I don't really like the junior sector that much. There are a lot of companies that have gone by the wayside early in the junior mining cycle. There are still some good values out there, but it's pretty tough to call these days.
TGR: He also advises that investors pay attention to value and don't pay a premium to get on the bandwagon.
DM: I agree. For example, we did an update on Royal Gold Inc. (RGL:TSX; RGLD:NASDAQ) sometime ago that showed how valuable it was-even at an extended stock price. A well-known Wall Street stockbroker took the time to call me to say it was an over-the-top, great report. That stock has done extremely well while so many have not.
TGR: Hera also discussed the influence of inflation on real wealth. Given the hidden inflation in the market, he argues that to preserve or even grow wealth, investors have no choice but to seek higher gains of a minimum of 25% a year. What's your perspective on it?
DM: Markets are volatile. They wax and they wane. The market is in a period of consolidation. Very few stocks are reflecting their true value. It's a good time to gradually get into these stocks. They could go lower over the next few months, but they represent one of the best places to put money right now.
As far as what to expect in the future, let me just state that I agree with ShadowStats.com Editor John Williams' prediction that we have 10% inflation. There will always be some dogs (stocks) that won't move, but there should be some real gains in precious metals. If there's truly 10% inflation, there could be 25% gains in a mining equity, which would be a 15% real gain versus the true inflation rate. Once the sector gets hot again, the gains could be huge.
Presently, stocks are undervalued, which means be greedy when everyone's fearful. This is the time investors should be buying.
TGR: Some pundits are saying that the market's going to go even lower before it heads higher. Do you believe that's the case?
DM: I do, but to think that you can pick an exact bottom is an amateur's game. A professional tries to get in and accumulate while the getting is good. I'm looking at December through perhaps as late as April.
TGR: If investors are trying to reach 25% returns per year, they've got to turn to the small-cap space.
DM: Not necessarily. First, to expect those returns every year is unreasonable. However, investors could make 17% a year just by holding a good company, like Royal Gold, and writing the options on it. The options writers win 85% of the time and the option buyers lose 85% of the time. An investor could rent a stock like that out to people that want to play the options game and smile all the way to the bank-even in a downtrending market.
TGR: Nonetheless, you have some speculative buys on a handful of small-cap silver plays.
DM: Of course. Nothing is more exciting than getting a speculation right. We had Western Copper before it was renamed Western Silver, and eventually bought out by Glamis. Glamis was eventually bought out by Goldcorp Inc. (G:TSX; GG:NYSE). When you get a 4,000% gain on something, you can't help but smile.
We like some small caps. Silvermex Resources Inc. (SLX:TSX; GGCRF:OTC) is one that we've come back to. The stock did fairly well after our initial recommendation. Then we went into this financial situation that clobbered everything and Silvermex had to regroup. We sold it. We came back to it when it was very undervalued. I've done that on several companies.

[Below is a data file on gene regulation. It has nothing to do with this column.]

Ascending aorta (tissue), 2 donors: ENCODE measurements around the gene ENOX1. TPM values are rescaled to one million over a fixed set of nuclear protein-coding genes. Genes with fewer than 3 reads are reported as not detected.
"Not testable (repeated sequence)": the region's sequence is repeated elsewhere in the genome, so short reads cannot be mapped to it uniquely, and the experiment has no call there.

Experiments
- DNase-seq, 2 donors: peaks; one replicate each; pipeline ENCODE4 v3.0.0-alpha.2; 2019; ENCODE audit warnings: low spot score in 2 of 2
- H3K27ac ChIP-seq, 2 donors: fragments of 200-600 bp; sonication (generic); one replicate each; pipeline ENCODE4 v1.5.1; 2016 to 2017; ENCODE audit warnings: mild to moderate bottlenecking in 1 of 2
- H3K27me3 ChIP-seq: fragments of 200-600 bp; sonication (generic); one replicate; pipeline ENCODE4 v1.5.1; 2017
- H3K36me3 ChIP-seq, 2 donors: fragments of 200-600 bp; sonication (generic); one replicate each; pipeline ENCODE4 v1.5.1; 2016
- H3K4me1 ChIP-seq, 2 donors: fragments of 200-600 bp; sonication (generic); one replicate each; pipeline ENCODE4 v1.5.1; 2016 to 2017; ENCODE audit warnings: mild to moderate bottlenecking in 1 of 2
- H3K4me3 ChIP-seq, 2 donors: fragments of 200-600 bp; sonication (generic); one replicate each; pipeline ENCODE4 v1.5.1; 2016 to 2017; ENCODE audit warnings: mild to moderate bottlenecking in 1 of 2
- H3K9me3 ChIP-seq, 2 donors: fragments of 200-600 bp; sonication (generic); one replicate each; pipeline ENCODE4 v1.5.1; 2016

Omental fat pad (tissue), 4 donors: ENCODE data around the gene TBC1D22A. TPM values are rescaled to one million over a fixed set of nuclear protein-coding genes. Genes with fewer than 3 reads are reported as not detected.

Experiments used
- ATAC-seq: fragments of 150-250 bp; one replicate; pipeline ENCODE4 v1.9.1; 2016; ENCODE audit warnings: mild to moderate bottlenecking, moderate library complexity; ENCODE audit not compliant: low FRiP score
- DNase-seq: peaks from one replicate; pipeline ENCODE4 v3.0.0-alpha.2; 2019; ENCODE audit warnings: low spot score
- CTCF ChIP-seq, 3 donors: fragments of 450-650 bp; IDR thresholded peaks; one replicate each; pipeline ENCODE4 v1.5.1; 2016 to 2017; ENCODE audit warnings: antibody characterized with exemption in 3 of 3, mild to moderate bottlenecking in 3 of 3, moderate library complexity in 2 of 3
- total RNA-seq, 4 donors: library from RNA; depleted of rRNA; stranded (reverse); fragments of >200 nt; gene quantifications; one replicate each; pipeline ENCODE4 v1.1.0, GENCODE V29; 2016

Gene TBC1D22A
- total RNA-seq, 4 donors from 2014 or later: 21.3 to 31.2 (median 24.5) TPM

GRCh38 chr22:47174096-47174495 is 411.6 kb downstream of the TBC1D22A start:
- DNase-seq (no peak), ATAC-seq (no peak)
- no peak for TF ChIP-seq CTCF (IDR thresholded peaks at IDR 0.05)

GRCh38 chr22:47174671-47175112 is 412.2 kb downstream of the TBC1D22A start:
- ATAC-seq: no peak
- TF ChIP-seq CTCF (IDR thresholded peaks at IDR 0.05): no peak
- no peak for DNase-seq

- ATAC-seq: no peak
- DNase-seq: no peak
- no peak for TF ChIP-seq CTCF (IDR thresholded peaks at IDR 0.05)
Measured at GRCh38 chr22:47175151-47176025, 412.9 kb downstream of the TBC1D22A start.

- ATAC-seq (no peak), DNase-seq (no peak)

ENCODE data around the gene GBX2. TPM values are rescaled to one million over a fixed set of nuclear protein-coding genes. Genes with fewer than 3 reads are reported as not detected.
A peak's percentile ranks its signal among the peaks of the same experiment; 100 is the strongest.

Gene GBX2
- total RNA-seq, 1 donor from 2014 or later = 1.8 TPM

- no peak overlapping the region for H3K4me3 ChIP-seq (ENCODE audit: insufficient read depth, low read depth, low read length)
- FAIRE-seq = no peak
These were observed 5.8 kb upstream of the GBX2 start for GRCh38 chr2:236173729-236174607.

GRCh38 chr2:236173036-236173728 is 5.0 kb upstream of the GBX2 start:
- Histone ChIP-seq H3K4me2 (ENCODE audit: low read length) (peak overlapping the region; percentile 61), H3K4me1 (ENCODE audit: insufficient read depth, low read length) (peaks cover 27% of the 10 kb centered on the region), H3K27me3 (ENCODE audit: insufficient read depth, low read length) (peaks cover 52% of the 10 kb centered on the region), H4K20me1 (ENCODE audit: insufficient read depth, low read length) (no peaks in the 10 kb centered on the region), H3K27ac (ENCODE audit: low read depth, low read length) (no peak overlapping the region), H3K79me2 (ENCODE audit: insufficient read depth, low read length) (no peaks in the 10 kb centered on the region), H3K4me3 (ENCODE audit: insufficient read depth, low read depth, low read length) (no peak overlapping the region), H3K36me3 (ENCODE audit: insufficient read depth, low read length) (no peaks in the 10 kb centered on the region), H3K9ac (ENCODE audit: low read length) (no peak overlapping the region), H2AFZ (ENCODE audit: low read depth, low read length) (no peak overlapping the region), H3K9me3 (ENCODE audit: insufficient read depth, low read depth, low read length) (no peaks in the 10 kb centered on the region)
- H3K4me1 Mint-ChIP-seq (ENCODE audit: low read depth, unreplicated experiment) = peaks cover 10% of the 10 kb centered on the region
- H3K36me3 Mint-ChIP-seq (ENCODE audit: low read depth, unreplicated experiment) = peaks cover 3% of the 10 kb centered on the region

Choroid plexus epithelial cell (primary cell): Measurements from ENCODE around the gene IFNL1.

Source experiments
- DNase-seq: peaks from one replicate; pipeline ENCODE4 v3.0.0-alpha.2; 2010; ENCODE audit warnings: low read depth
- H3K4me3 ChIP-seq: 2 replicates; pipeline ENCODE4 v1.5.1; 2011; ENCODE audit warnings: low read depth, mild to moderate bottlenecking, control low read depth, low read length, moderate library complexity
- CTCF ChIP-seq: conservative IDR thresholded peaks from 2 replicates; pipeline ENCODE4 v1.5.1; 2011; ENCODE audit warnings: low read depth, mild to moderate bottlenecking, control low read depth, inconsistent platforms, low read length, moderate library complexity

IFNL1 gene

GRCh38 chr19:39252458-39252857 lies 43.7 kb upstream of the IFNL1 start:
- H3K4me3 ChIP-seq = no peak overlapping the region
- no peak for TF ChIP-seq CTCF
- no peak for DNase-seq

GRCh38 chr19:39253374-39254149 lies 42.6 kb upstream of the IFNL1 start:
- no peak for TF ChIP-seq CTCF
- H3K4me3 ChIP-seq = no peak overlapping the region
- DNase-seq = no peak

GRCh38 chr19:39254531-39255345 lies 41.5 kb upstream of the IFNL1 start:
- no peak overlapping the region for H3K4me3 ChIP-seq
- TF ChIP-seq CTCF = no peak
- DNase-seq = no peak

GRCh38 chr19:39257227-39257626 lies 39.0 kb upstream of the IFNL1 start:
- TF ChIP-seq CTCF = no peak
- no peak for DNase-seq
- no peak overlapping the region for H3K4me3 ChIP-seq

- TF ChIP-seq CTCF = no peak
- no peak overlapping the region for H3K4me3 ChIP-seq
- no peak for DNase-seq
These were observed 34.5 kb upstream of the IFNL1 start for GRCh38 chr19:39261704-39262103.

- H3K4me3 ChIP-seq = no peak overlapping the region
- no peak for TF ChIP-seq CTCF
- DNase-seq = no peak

TGR: Silvermex is down about 26% year-over-year right now. Is that just the market or is that fallout from the deal with Genco Resources Ltd.?
DM: It's both. The Genco deal looks pretty good on paper, but the market is giving a different vote right now.
Sometimes persistence pays off in stocks, however. I'll give you an example. We owned First Majestic Silver Corp. (FR:TSX; AG:NYSE; FMV:Fkft) for a very long time. We had it at $4/share, but it was under $4/share month after month. When that stock finally caught on it went like gangbusters. We could have missed a huge move in that stock if we weren't persistent. Am I always right? No. Am I right on Silvermex? I don't know yet. Does it look bad at this particular point in time? Yes, it probably does. But I know enough to know that there's a strong probability that at some point the stock will catch up.
TGR: What's your view of Silvermex's management?
DM: It's one of the better management teams out there. I know Mike Callahan, Silvermex's president who was formerly an executive with Hecla Mining Co. (HL:NYSE). I also know Art Brown, who was also with Hecla. Silvermex has a strong board. They want to make this company viable. They have something to prove.
TGR: It's trading at about $0.40/share right now. Is that a good entry point?
DM: We had it earlier than that, but it's probably OK. Investors could slowly build positions between now and April to take advantage of any further market decrease.
TGR: You've done pretty well with some of the midtiers, too.
DM: Pretium Resources Inc. (PVG:TSX) stock is up 20% after it announced a much larger, higher-grade asset. We were into the stock at around CA$8/share. It's well above CA$10/share, but it's still undervalued. We love the management. Robert Quartermain has a proven track record. Investors see a stock move and they're scared to buy it. That's incorrect thinking. A lot of these stocks that make big moves make new high after new high. How else does a stock go from $5/share to $50/share?